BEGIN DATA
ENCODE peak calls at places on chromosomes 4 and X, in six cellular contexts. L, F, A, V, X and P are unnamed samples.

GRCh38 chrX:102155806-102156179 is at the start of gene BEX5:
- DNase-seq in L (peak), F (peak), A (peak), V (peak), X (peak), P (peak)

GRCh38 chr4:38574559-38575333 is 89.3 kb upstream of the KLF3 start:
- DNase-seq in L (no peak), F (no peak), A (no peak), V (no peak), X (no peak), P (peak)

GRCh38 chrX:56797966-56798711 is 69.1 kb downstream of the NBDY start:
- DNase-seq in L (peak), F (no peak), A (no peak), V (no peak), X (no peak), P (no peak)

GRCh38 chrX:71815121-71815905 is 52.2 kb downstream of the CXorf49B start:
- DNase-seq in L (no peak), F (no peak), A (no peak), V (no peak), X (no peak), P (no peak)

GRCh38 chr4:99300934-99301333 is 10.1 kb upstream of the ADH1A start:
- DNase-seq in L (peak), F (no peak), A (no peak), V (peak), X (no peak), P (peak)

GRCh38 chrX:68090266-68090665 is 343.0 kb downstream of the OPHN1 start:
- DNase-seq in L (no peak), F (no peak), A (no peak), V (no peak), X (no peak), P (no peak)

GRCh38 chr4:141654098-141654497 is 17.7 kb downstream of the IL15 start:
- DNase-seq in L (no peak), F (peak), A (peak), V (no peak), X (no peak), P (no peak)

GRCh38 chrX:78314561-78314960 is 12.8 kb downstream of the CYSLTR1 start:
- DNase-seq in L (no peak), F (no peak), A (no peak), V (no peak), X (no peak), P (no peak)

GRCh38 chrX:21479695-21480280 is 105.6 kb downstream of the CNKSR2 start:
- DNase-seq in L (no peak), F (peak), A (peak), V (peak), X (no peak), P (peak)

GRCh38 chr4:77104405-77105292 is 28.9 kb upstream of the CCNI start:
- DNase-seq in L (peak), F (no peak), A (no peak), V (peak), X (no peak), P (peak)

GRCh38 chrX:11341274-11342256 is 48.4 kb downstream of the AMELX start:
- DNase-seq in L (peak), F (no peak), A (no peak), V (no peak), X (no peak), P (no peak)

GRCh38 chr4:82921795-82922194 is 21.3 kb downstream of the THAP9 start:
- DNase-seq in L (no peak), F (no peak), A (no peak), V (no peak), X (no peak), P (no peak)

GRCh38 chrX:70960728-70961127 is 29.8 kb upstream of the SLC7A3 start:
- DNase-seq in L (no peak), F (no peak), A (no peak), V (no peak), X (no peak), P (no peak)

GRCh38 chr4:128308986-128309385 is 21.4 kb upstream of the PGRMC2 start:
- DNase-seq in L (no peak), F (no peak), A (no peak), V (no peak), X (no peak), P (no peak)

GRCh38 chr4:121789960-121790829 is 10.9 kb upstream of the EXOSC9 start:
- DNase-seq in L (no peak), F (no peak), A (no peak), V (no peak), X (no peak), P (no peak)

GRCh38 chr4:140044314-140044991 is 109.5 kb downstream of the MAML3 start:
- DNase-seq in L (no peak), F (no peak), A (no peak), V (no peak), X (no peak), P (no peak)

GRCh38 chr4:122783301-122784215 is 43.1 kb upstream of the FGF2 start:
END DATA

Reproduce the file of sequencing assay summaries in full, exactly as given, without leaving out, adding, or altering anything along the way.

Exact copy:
ENCODE peak calls at places on chromosomes 4 and X, in six cellular contexts. L, F, A, V, X and P are unnamed samples.

GRCh38 chrX:102155806-102156179 is at the start of gene BEX5:
- DNase-seq in L (peak), F (peak), A (peak), V (peak), X (peak), P (peak)

GRCh38 chr4:38574559-38575333 is 89.3 kb upstream of the KLF3 start:
- DNase-seq in L (no peak), F (no peak), A (no peak), V (no peak), X (no peak), P (peak)

GRCh38 chrX:56797966-56798711 is 69.1 kb downstream of the NBDY start:
- DNase-seq in L (peak), F (no peak), A (no peak), V (no peak), X (no peak), P (no peak)

GRCh38 chrX:71815121-71815905 is 52.2 kb downstream of the CXorf49B start:
- DNase-seq in L (no peak), F (no peak), A (no peak), V (no peak), X (no peak), P (no peak)

GRCh38 chr4:99300934-99301333 is 10.1 kb upstream of the ADH1A start:
- DNase-seq in L (peak), F (no peak), A (no peak), V (peak), X (no peak), P (peak)

GRCh38 chrX:68090266-68090665 is 343.0 kb downstream of the OPHN1 start:
- DNase-seq in L (no peak), F (no peak), A (no peak), V (no peak), X (no peak), P (no peak)

GRCh38 chr4:141654098-141654497 is 17.7 kb downstream of the IL15 start:
- DNase-seq in L (no peak), F (peak), A (peak), V (no peak), X (no peak), P (no peak)

GRCh38 chrX:78314561-78314960 is 12.8 kb downstream of the CYSLTR1 start:
- DNase-seq in L (no peak), F (no peak), A (no peak), V (no peak), X (no peak), P (no peak)

GRCh38 chrX:21479695-21480280 is 105.6 kb downstream of the CNKSR2 start:
- DNase-seq in L (no peak), F (peak), A (peak), V (peak), X (no peak), P (peak)

GRCh38 chr4:77104405-77105292 is 28.9 kb upstream of the CCNI start:
- DNase-seq in L (peak), F (no peak), A (no peak), V (peak), X (no peak), P (peak)

GRCh38 chrX:11341274-11342256 is 48.4 kb downstream of the AMELX start:
- DNase-seq in L (peak), F (no peak), A (no peak), V (no peak), X (no peak), P (no peak)

GRCh38 chr4:82921795-82922194 is 21.3 kb downstream of the THAP9 start:
- DNase-seq in L (no peak), F (no peak), A (no peak), V (no peak), X (no peak), P (no peak)

GRCh38 chrX:70960728-70961127 is 29.8 kb upstream of the SLC7A3 start:
- DNase-seq in L (no peak), F (no peak), A (no peak), V (no peak), X (no peak), P (no peak)

GRCh38 chr4:128308986-128309385 is 21.4 kb upstream of the PGRMC2 start:
- DNase-seq in L (no peak), F (no peak), A (no peak), V (no peak), X (no peak), P (no peak)

GRCh38 chr4:121789960-121790829 is 10.9 kb upstream of the EXOSC9 start:
- DNase-seq in L (no peak), F (no peak), A (no peak), V (no peak), X (no peak), P (no peak)

GRCh38 chr4:140044314-140044991 is 109.5 kb downstream of the MAML3 start:
- DNase-seq in L (no peak), F (no peak), A (no peak), V (no peak), X (no peak), P (no peak)

GRCh38 chr4:122783301-122784215 is 43.1 kb upstream of the FGF2 start: